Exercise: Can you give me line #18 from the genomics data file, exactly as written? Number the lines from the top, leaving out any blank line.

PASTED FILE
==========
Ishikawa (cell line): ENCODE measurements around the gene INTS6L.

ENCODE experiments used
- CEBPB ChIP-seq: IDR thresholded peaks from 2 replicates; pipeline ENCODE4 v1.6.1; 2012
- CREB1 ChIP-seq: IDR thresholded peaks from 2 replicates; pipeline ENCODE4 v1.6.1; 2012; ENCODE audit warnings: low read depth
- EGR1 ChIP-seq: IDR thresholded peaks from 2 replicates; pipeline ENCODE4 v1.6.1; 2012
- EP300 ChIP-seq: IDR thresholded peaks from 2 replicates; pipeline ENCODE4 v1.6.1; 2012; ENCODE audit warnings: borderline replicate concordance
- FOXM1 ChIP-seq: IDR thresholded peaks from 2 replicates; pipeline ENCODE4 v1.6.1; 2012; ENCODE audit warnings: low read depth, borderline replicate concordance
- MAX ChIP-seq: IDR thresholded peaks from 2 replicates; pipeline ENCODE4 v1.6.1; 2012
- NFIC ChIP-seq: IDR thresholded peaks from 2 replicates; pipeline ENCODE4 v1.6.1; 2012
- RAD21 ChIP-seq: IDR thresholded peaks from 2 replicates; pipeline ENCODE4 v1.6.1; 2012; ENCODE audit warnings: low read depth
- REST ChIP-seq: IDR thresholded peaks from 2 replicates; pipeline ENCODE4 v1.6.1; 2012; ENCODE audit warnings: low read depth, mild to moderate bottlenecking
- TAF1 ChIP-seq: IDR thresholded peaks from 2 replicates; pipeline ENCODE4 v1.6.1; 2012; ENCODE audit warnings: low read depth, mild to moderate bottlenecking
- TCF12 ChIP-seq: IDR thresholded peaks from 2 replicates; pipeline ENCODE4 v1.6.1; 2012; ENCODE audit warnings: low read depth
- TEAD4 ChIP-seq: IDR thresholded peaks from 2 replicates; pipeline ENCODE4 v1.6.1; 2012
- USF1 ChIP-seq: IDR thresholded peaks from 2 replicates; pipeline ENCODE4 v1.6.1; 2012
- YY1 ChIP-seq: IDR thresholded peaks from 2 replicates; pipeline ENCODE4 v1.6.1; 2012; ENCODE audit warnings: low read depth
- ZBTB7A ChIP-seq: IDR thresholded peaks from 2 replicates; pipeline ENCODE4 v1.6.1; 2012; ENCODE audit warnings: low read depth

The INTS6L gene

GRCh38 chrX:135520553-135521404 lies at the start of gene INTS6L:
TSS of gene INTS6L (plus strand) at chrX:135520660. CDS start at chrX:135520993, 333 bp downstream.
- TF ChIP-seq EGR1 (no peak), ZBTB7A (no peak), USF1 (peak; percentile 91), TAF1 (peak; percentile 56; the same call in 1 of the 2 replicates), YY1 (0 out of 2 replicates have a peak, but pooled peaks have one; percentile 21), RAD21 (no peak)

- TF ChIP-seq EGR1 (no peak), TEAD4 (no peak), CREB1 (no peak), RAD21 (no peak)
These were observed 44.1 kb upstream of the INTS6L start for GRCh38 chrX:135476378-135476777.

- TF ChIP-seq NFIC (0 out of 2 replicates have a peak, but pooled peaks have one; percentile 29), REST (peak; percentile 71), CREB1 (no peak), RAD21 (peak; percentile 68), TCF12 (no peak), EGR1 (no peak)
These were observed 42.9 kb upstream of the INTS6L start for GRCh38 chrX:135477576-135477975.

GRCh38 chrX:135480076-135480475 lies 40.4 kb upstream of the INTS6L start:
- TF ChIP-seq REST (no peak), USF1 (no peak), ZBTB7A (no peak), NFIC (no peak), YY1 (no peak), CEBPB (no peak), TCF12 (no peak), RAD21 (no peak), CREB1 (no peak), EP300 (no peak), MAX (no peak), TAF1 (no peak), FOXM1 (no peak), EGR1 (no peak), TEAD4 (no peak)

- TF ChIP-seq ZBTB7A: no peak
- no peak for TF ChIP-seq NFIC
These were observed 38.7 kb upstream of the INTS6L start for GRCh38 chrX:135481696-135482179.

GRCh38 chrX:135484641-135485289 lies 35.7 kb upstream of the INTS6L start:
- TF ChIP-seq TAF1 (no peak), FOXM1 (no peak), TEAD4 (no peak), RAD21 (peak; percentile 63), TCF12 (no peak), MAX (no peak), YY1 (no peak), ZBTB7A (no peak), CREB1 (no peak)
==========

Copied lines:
The INTS6L gene